Twitter is anything, it's a platform for communication. Tweet and reply. Follow and be followed. As Robert Scoble recently pointed out, "the secret to Twitter is how many people you are listening to, not how many people are listening to you." If that's the case, then someone needs to tell Hillary, who is using Twitter as a platform for being heard and following 0 people. Meanwhile, her competitor, Obama, follows 25,588. And John McCain? He doesn't appear to be using Twitter at all.If
The Candidates on Twitter
Even though we all know that the social media being wrangled by today's political candidates is really in the hands of staffers, we still appreciate it when it's done properly - giving us the illusion the candidates are listening and they really do care.
In Barak Obama's camp, whose tech-savvy we've pointed out in the past, seems to get Twitter. Besides just tweeting his news, it's clear he's using some sort of auto-follow script to follow those who follow him.
Getting Followed Feels Good
You're Doing it Wrong!
As Charles McKeever says on OpenSourceMarketer:
"Even though an automated script would not seem very sincere, there is a powerful psychological trigger going on here. By following you Obamas campaign is trying to send the message that they understand how things work, they want to communicate, and they want to hear from you."
By not following any users on Twitter, Hillary's page seems stark and empty - no faces and icons filling up the sidebar. McKeever notes that her lack of participation also highlights the words at the bottom of the Twitter sidebar more clearly on her page: "block hillaryclinton." These words, thanks to the lack of icons, appear above the fold.
Meanwhile, Obama's camp has gotten into the spirit of Twitter. Maybe it's no more genuine than any other politician, but at least it's a good show. His page is brighter, branded with his logo, and filled with the faces of those he follows.
Comparing the Twitter pages of the candidates
John McCain, on the other hand, appears to be ignoring Twitter completely. A search of his site reveals no results for any mention of Twitter and a search on Twitter reveals no official John McCain user.
Where's the real McCain?
The Exploitation of Social Media
Unfortunately, after the campaigning ends, it often becomes apparent that the illusion that candidates were listening, really was an illusion after all. Take John Edwards's use of Twitter, for example. When his campaign ended, so did his tweets. No so long, no goodbye, no account deletion. Yet he still has 4,573 followers.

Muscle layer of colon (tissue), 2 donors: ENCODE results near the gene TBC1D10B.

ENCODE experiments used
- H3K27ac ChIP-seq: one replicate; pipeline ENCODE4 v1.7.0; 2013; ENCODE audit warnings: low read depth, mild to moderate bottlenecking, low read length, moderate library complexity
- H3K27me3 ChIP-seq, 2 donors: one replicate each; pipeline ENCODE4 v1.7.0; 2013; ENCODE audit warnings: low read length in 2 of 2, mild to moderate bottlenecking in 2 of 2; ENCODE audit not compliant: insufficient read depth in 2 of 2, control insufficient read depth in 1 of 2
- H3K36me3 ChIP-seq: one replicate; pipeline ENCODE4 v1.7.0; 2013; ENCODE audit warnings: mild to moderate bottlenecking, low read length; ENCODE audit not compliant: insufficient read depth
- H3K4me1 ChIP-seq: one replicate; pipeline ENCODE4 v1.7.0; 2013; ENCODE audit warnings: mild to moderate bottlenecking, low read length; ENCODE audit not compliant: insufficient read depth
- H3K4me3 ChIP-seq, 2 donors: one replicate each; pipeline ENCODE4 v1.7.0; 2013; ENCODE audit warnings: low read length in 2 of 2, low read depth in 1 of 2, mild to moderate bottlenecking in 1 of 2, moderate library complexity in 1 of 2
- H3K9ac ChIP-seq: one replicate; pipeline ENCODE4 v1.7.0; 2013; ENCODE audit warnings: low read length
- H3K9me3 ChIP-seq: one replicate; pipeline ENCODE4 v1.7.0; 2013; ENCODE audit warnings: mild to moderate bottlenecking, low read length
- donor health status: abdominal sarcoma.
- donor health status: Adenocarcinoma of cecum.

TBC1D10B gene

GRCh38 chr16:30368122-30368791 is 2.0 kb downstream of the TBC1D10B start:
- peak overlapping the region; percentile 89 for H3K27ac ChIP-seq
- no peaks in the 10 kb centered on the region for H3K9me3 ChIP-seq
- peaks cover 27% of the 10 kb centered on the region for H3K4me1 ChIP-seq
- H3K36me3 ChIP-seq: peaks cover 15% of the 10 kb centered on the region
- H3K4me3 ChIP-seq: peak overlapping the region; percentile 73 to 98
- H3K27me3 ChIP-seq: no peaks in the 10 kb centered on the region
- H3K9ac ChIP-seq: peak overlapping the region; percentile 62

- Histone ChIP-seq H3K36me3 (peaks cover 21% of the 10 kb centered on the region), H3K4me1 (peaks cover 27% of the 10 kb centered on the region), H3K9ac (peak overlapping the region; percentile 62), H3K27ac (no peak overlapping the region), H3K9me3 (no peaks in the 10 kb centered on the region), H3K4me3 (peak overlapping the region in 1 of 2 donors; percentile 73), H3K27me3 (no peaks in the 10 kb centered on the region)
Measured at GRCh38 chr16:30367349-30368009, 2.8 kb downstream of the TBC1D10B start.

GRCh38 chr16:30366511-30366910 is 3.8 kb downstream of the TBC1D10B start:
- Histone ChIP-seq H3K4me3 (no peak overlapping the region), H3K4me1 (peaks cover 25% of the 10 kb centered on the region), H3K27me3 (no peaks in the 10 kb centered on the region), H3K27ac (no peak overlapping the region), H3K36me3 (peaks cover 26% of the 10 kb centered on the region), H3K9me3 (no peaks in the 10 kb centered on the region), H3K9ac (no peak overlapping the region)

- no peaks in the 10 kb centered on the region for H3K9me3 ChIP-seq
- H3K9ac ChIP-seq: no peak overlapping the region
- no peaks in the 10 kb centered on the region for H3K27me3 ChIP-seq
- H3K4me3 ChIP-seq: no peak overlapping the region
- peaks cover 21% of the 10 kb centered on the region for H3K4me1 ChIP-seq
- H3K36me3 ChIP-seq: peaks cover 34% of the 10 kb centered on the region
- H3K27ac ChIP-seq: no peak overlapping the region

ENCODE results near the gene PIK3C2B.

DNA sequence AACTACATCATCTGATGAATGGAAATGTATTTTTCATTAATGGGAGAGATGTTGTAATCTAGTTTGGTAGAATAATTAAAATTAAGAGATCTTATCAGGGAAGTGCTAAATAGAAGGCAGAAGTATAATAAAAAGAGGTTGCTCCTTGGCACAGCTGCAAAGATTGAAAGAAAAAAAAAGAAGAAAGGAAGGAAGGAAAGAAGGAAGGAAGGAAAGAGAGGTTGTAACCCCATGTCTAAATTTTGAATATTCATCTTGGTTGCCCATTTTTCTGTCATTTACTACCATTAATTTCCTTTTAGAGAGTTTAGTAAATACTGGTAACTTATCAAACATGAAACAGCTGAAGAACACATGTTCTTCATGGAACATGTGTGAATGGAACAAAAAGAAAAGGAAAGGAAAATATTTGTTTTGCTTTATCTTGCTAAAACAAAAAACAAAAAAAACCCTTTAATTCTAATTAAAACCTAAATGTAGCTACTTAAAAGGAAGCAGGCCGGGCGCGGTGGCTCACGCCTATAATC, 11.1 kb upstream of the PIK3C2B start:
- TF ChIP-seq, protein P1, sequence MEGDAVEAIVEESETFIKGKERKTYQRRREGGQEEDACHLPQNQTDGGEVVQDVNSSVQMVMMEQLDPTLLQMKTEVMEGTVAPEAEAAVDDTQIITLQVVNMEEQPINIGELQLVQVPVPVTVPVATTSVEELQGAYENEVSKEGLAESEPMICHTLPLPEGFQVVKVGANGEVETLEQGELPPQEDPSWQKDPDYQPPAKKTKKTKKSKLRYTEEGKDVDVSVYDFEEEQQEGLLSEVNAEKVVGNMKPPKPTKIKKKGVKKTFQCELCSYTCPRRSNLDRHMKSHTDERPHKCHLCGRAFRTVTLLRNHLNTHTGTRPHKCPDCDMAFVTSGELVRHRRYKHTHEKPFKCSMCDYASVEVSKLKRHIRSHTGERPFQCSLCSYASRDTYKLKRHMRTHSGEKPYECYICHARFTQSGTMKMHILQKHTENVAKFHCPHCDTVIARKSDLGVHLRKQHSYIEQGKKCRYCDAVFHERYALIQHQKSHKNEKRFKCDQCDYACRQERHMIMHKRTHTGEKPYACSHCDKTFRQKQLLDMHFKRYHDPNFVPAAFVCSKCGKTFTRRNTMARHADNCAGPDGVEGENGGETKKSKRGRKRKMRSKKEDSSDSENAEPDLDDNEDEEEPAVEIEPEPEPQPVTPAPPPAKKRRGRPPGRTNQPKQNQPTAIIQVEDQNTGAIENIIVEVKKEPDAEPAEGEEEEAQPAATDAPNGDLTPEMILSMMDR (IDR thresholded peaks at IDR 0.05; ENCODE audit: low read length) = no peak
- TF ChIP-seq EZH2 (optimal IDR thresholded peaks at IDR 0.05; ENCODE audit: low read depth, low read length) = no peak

The abandoned page
For the citizens of the web, the feeling is that of having been exploited. On his blog, Stowe Boyd writes:
So, you opt to try to exploit the edglings by signing up to Twitter, and writing a blog, and all that newfangled web stuff, trying to mine the potential there with ersatz involvement and cheesy, inauthentic participation: cramming old one:many messaging into a conversationally rich environment. Then, you drop out. And proof [sic] that it is totally bogus, you just stop...Proof of old politics wolf in new politics sheep's clothing: they assume the ways of the new social web revolution as a means to come into contact with us, but when they lose (and maybe when they win, as well?) they drop the pretense of involvement, and go back to whatever they really believe in. Which is clearly not this new emerging whatever-the-hell-it-is on the web.
That's a bit dramatic, notes Craig Stoltz on Web 2.Oh...Really?, especially considering Edwards' wife illness, but nevertheless, it raises a good question - will the tweeting end when the campaign does? Win or lose?
Should Social Media Be Important to the Candidates?
Of course it should. The online crowd may be a niche audience when it comes to the nation as a whole, but it's a crowd that is easy to find, access, and connect with. We even provide the tools to do so. We're practically begging to be won over. Just show a little savvy in the ways of tech, and we're yours.
However, we would like to see candidates who didn't rely on faceless interns to update their various accounts so much. Why not have a social media community leader/evangelist in charge of the political brand instead? We know that it's not really Hillary at the keyboard anyway, so maybe it's time to drop the illusion.
But why would an evangelist be a good thing? As Mario Sundar notes on Marketing Nirvana,
"The same reasons it helps a company have a community evangelist. Two main reasons. 1. It humanizes the political brand - it helps having a turn-to person when youd like to offer feedback 2. Crisis Management. Like in Edwards case, given all the brouhaha over his absence these days, itd be nice to have someone from their campaign (it could be an intern) who actually responds authentically to social media mentions."
An evangelist would also be real. Unlike an intern pretending to be the candidate, the brand would be represented by an actual person. One who knew not to upload inflammatory videos to YouTube. One who knew what Twitter tools to use to send thank you notes to followers. One who knew the power of the blogs. And, maybe one who would continue to tweet, perhaps even for free, after the votes are counted and the campaign comes to an end.